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Feeling at a Loss:

Feeling at a Loss:

Theft and Affect in George Lippard

Chapter:
(p.188) 4 / Feeling at a Loss
Source:
The Body of Property
Author(s):
Chad Luck
Publisher:
Fordham University Press
DOI:10.5422/fordham/9780823263004.003.0005

This chapter argues that the sensationalist “city mystery” novels of George Lippard work to link the affective power of gothic sensationalism to a radical critique of possessive market society. It shows that Lippard’s urban exposés work to induce in his readers a phenomenology of theft, a feeling of what it is like to have property stolen. Adapting Silvan Tomkins’ groundbreaking taxonomy of affect, the chapter demonstrates how Lippard cultivates a form of “theft-distress,” or kleptophobia, specifically through his representation of urban space. His novels invert the standard gothic architecture of enclosure and entrapment in favor of a frightening, and market-generated, permeability and perforation. This affective strategy was particularly compelling for Lippard’s working-class readers, the chapter concludes, because it creatively appropriates the “capitalist-as-thief” imagery so popular with the 1840s labor press and with socialist thinkers like Thomas Skidmore and Pierre Proudhon.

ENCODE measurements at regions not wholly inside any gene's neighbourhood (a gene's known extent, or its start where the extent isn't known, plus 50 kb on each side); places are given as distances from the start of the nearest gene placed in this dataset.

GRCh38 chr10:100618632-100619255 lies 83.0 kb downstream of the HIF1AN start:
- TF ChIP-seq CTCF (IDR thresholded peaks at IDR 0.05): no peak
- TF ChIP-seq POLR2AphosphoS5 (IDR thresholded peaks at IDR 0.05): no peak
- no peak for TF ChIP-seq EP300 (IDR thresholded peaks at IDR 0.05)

Keywords:   George Lippard, sensationalism, city mystery, urban gothic, property, theft, affect, phenomenology, urban space, working-class

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